When we first met she wanted to know everything.
I loved the way she asked me questions all the time.
When we first got together she loved how interesting my mind was,
she was fascinated that I heard and saw things others didn’t.
When we first got together I started to trust again.
When we first got together, I told her how I didn’t feel scared or vulnerable with her.
I felt so safe.
Because when you have BPD; nothing feels safe, everything is terrifying and unpredictable.
When we first got together, she ran her fingers over my scars
and fresh cuts, and she wasn’t upset, or disappointed in me.
I loved how she made an effort to understand me.
I loved how she listened to me when I felt suicidal, no matter how hard it was for me to talk. I loved the way she held me close for hours and it felt like home. I don’t think she realised how much that meant to me.
When we first got together I told her she could walk away if she wanted to,
So it wouldn’t hurt when she realised she couldn’t love me anymore.
But she stayed, and when I was doing really badly, she was the one constant in my life. She was the stable cornerstone as my BPD house of chaos was being torn down over and over.
When we first got together she wouldn’t mind if I couldn’t make it out of bed that day.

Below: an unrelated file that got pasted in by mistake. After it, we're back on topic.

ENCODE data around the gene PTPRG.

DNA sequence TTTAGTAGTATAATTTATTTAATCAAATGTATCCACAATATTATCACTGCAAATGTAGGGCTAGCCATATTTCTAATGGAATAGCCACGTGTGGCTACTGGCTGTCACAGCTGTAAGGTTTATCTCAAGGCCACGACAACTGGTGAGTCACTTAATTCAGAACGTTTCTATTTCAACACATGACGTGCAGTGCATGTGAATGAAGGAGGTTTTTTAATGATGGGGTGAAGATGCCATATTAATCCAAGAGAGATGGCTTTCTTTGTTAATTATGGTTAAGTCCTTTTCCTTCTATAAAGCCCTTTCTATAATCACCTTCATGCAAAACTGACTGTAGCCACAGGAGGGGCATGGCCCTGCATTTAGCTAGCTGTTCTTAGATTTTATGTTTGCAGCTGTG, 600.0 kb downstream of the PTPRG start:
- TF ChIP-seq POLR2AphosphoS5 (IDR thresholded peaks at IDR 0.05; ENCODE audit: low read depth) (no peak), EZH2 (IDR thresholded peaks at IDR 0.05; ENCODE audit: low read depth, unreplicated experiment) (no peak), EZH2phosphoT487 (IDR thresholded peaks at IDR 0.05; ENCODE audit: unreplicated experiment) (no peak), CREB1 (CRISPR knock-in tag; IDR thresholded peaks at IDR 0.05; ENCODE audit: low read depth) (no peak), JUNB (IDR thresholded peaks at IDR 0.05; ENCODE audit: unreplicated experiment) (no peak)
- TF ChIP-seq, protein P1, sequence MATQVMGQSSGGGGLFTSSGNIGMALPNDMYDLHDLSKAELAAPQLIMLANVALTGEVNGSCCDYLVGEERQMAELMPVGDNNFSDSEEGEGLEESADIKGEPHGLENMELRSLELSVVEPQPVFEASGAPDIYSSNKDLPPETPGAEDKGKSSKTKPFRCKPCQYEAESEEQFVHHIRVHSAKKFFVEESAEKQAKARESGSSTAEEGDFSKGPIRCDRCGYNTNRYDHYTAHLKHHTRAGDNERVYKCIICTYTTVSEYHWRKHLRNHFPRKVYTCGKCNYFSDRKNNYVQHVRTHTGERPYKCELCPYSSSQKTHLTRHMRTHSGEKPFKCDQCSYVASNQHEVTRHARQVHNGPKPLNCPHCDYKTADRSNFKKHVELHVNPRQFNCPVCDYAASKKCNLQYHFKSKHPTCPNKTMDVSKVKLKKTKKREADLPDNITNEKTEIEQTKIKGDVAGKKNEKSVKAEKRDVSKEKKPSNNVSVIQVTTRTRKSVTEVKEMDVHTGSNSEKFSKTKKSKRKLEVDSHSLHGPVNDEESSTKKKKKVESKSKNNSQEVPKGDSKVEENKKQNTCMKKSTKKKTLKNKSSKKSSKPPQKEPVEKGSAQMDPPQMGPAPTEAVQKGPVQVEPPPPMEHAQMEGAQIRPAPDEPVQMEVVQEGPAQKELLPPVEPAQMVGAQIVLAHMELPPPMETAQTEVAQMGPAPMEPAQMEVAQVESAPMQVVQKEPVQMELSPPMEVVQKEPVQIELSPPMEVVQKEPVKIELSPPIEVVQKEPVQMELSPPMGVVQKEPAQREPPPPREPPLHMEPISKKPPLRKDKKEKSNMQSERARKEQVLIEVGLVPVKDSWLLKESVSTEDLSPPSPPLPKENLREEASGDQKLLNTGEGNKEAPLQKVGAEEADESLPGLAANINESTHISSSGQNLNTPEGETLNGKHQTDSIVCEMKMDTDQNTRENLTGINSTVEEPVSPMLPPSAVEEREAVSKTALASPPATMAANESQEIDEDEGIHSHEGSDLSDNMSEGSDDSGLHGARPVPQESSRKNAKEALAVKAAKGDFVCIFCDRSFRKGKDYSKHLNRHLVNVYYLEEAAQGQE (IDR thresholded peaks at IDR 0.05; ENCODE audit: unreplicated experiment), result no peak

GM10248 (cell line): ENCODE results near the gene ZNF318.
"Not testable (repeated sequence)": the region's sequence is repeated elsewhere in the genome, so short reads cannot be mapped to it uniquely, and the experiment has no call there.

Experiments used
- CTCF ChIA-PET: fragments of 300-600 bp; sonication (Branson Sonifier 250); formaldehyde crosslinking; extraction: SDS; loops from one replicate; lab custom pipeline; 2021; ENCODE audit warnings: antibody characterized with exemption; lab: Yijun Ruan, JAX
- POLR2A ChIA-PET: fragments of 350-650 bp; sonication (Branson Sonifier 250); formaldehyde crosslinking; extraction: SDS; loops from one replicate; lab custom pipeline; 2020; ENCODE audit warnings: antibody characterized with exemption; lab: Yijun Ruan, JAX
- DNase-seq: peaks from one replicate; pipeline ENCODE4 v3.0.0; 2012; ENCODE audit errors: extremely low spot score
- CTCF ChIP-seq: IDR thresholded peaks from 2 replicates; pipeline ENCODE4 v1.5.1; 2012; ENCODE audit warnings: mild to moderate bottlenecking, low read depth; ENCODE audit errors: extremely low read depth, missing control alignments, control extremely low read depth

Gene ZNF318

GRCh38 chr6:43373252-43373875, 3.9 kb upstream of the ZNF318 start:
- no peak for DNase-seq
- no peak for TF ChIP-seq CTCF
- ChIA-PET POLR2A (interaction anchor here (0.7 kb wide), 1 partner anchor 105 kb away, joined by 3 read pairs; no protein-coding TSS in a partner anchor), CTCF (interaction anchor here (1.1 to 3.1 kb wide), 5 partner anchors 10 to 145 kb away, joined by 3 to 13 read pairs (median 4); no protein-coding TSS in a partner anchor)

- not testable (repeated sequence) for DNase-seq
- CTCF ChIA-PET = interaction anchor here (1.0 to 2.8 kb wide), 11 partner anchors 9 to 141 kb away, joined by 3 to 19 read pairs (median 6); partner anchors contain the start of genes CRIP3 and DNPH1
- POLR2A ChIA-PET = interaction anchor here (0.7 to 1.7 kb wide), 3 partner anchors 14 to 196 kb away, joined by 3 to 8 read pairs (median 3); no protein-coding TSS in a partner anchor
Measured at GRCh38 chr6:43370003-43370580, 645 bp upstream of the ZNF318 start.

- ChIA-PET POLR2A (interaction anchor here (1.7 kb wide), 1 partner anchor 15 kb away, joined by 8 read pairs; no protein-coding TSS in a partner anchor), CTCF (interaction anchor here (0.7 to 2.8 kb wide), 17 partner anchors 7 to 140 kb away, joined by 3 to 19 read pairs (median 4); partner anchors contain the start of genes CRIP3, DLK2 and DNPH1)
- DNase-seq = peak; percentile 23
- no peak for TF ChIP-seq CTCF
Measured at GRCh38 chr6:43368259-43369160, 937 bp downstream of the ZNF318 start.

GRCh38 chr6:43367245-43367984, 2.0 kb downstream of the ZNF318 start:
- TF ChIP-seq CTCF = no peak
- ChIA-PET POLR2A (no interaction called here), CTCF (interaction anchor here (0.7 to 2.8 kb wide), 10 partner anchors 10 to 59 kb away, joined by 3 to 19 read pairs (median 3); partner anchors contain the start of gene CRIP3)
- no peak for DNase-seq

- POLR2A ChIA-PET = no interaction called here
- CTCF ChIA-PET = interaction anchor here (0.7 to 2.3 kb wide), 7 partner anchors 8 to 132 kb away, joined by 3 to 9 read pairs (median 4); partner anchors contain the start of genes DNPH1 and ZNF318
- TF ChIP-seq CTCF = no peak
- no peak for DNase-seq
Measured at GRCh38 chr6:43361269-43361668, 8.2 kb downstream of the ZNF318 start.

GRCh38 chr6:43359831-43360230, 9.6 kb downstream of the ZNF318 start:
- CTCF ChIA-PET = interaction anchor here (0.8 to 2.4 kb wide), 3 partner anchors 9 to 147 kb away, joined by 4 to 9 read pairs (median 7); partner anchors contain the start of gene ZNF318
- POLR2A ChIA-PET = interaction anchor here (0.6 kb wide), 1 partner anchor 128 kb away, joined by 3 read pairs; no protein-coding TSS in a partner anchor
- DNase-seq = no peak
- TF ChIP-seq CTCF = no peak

I loved the way she would check up on me, her face was full of concern, her mind was full of ideas to help.
When we were dating, she was by my side whenever I dissociated. Her voice was warm, calm, genuine, soothing, trustworthy. I don’t think she realised that I had never felt so safe with someone before.
When we were dating she told me how much she loved spending
time with me, how she couldn’t bear to be apart from me, how
she loved finishing work just so she could see me again.
When we moved in together she told me, “I will support you.”
When we moved in together she said how it “Just felt right.”
After we moved in together, some days she wouldn’t ask me so many questions.
When we lived together she started saying that I was being overdramatic, exhausting, holding her back.
She would look at my cuts and sigh, “Why?” and when I was suicidal, she would grow impatient when it was too hard for me to talk about it. She stopped making an effort to understand me.
When we lived together she said that I spent too much time in bed.
She would check up on me, but now her face was resigned, she didn’t want to think of any ideas to help.
She stopped holding me so close, and when she did, she would pull away after a while.
When we lived together, she was by my side when I dissociated, but now her voice was cold, detached, regretful, empty.
When we lived together she told me how we had moved too quickly.
She started staying later and later at work every night.
When we lived together she stopped wanting to come home.
I could feel my cornerstone finally crumbling.
The one piece of stability in my life was ebbing away.
When we lived together she told me, “Of course I still love you.”
But I knew that she couldn’t anymore.
When we lived together she realised that I was right all along:
she realised she didn’t want to be with me,
it was too hard, too much, too real.
It did hurt, when she realised she couldn’t love me anymore.
And I don’t feel so safe anymore.